Chart of the Week: How good of an investment is real estate?

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Oct 17, 2018
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Investing, Question of the Day, Chart of the Week, Mortgages, Research

Hat tip to A Wealth of Common Sense blog for this awesome data distilled from Case-Shiller/FRED index of home prices:

Notes:

  • Positive is number of years that home prices rose in the period 1987-2018
  • Negative is the number of years that home prices declined in period 1987-2018
  • Biggest gain is the largest gain in home prices on a year-over-year basis.
  • Biggest loss is the largest loss in home prices on a year-over-year basis. 
  • Annual Gains is the average annual gain in home prices over this period. 

Questions:

  • Overall, if you look at the last line in the table (lower right), what were the average annual gain in home prices for all markets over this time period of 1987-2018? Does that seem like a good return compared to the stock market? savings accounts? 
  • Agree or disagree with this statement. Cities such as San Francisco, Denver and Portland saw housing price gains greater than the overall U.S. market?
  • Why do you think that large cities tended to have larger annual increases in home prices compared to suburban or rural markets?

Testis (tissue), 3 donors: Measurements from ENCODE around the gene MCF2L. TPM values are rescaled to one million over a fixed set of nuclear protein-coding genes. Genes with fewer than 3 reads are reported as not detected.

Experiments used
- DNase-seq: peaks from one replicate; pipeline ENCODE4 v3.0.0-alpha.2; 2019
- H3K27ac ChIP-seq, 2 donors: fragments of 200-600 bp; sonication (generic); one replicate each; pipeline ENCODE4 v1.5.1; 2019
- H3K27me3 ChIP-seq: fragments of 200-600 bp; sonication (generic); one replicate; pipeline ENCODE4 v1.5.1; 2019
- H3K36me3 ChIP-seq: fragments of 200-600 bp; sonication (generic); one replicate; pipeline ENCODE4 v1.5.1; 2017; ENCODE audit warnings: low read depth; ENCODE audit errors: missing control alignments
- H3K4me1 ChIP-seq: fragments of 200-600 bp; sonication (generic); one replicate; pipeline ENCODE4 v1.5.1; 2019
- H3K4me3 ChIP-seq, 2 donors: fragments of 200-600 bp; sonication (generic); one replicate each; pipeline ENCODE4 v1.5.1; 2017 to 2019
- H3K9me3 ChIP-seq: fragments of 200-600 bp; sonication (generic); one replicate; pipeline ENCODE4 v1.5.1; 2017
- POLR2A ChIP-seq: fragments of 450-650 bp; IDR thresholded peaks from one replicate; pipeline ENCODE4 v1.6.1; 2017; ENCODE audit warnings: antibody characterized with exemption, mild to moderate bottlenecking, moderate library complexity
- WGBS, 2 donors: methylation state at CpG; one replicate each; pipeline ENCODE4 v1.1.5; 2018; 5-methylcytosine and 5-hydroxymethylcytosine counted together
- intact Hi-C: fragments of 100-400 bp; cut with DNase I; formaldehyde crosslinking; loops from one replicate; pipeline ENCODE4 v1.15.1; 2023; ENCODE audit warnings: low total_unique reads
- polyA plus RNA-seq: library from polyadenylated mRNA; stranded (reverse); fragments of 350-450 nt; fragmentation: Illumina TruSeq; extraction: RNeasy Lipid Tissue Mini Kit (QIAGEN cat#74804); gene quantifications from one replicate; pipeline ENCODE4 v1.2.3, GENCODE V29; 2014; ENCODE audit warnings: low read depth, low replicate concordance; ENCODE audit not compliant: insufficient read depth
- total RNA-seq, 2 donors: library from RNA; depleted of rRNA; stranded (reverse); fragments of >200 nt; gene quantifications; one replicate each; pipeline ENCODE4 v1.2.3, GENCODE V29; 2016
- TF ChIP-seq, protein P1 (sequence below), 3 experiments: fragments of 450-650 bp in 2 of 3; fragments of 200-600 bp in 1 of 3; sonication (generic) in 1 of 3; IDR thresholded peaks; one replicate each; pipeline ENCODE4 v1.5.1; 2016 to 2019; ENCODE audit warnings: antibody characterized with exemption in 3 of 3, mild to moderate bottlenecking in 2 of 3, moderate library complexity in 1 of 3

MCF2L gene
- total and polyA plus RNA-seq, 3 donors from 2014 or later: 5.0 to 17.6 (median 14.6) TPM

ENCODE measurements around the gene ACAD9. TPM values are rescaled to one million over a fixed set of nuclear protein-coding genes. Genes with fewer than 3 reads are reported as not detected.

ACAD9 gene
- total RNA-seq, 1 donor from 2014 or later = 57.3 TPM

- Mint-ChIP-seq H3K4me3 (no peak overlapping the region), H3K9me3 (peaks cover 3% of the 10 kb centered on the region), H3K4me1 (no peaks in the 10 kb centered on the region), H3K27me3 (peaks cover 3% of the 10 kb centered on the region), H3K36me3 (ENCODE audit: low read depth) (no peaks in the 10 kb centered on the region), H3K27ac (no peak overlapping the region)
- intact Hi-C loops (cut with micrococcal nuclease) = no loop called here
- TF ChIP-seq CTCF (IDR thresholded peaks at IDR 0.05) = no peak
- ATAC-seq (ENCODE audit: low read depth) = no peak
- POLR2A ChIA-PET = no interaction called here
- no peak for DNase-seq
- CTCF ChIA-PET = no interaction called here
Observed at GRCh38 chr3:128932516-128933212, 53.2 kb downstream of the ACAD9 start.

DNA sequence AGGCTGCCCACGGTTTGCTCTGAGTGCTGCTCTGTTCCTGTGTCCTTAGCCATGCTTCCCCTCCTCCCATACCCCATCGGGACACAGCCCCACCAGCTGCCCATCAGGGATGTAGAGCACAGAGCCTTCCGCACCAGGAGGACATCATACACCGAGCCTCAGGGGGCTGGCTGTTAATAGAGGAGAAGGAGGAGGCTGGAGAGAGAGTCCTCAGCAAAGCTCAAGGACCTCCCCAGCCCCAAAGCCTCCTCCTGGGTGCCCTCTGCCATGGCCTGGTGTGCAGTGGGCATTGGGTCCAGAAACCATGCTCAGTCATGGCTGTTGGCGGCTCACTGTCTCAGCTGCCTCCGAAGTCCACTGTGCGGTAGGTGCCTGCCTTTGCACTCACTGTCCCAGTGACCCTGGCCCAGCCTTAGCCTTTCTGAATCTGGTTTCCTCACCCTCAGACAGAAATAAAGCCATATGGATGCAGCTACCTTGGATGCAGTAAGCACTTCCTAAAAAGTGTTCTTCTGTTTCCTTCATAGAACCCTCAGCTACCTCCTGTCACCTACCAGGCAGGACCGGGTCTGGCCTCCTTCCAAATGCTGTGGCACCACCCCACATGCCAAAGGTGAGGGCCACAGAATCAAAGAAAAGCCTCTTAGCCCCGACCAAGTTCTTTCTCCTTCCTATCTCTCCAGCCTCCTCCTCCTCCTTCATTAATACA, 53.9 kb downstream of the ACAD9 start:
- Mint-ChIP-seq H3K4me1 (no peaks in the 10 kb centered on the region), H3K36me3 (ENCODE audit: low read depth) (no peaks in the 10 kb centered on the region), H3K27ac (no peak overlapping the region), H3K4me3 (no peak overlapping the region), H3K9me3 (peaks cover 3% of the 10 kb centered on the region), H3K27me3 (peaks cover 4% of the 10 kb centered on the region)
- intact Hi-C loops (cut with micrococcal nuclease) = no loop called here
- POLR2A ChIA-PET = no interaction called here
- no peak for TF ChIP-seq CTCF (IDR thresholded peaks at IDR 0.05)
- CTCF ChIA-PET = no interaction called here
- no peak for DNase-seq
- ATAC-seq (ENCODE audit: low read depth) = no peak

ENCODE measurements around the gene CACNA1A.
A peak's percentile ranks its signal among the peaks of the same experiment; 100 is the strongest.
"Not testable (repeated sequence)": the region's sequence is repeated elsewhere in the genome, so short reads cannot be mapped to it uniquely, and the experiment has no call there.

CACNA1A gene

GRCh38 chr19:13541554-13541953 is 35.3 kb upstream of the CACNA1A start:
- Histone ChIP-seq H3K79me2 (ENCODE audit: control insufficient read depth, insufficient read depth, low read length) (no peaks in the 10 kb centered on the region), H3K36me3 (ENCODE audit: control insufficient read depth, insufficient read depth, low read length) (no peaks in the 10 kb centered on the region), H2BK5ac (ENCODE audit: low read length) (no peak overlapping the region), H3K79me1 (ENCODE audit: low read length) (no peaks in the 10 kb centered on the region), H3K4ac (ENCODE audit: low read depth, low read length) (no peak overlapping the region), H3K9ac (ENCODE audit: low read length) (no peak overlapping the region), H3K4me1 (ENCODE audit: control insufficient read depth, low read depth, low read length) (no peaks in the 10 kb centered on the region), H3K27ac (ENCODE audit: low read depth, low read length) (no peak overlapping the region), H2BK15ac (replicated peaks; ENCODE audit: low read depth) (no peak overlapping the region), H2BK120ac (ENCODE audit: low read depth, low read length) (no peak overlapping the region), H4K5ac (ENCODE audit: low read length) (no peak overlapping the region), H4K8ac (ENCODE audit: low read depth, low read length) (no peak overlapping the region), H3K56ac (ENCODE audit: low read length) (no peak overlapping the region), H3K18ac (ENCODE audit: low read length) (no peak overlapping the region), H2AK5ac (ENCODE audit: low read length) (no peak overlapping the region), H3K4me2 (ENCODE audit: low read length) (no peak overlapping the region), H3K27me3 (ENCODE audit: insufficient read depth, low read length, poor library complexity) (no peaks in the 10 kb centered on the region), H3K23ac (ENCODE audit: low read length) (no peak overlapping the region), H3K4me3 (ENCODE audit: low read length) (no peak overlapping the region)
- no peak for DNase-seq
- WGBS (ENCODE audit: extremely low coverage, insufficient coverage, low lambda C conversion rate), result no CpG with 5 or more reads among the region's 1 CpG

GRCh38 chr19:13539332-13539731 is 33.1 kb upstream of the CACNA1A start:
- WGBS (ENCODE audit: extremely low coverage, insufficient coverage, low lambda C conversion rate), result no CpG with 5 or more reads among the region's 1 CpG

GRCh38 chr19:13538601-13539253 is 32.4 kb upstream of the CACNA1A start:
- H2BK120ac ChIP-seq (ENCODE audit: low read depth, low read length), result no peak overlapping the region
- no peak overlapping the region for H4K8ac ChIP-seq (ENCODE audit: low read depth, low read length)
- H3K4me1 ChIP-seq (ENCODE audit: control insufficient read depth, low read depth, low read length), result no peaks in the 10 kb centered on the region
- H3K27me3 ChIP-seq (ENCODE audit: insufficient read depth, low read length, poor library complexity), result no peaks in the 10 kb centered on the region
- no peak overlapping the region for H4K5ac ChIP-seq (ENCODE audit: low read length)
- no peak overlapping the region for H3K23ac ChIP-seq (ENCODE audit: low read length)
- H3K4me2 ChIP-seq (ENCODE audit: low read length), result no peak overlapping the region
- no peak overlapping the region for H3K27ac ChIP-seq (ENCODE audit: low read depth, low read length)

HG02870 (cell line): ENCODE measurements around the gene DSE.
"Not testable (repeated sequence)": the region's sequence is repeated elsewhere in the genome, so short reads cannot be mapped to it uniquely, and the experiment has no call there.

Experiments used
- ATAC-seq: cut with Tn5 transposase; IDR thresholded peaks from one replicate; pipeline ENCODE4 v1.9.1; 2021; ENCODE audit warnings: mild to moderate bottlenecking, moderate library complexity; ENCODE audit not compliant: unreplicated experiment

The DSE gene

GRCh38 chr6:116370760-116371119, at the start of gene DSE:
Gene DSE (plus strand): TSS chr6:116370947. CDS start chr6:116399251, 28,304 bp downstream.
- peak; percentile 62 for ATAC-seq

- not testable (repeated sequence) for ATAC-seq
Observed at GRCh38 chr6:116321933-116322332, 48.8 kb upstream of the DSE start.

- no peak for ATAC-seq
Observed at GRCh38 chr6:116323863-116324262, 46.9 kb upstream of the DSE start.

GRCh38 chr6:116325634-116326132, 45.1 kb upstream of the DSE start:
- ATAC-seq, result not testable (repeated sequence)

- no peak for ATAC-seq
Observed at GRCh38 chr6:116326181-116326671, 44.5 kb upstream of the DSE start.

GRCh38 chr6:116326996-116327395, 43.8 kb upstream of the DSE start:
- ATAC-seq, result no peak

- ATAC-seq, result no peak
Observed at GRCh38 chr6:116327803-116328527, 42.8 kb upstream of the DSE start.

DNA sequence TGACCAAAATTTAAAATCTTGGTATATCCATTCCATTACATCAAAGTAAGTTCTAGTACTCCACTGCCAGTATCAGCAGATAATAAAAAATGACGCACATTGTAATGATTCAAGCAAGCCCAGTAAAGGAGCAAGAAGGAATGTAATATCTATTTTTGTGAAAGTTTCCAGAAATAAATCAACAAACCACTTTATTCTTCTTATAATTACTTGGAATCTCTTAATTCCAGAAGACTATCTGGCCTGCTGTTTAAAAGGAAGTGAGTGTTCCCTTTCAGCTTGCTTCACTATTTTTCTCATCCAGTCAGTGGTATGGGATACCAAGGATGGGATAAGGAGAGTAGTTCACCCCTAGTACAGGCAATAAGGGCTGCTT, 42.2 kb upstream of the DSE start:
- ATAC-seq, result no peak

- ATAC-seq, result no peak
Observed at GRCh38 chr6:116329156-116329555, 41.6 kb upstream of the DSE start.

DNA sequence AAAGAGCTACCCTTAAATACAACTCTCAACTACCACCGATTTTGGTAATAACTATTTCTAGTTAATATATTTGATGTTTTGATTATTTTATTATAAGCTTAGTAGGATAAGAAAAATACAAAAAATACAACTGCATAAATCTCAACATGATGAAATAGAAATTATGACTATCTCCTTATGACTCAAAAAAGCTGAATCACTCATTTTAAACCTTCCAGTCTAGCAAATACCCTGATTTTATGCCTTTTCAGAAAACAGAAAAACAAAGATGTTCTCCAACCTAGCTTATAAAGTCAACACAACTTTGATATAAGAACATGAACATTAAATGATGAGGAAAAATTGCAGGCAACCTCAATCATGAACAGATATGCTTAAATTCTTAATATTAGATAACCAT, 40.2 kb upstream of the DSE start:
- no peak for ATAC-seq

• Your friend says buying a home is always a great investment in that it doesn't rise or fall like the stock market. Agree or disagree with him/her based on the data provided above. 

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Looking for ways to bring charts/graphs into your classroom? Check out NGPF Data Crunches! 

 

About the Author

Tim Ranzetta

Tim's saving habits started at seven when a neighbor with a broken hip gave him a dog walking job. Her recovery, which took almost a year, resulted in Tim getting to know the bank tellers quite well (and accumulating a savings account balance of over $300!). His recent entrepreneurial adventures have included driving a shredding truck, analyzing executive compensation packages for Fortune 500 companies and helping families make better college financing decisions. After volunteering in 2010 to create and teach a personal finance program at Eastside College Prep in East Palo Alto, Tim saw firsthand the impact of an engaging and activity-based curriculum, which inspired him to start a new non-profit, Next Gen Personal Finance.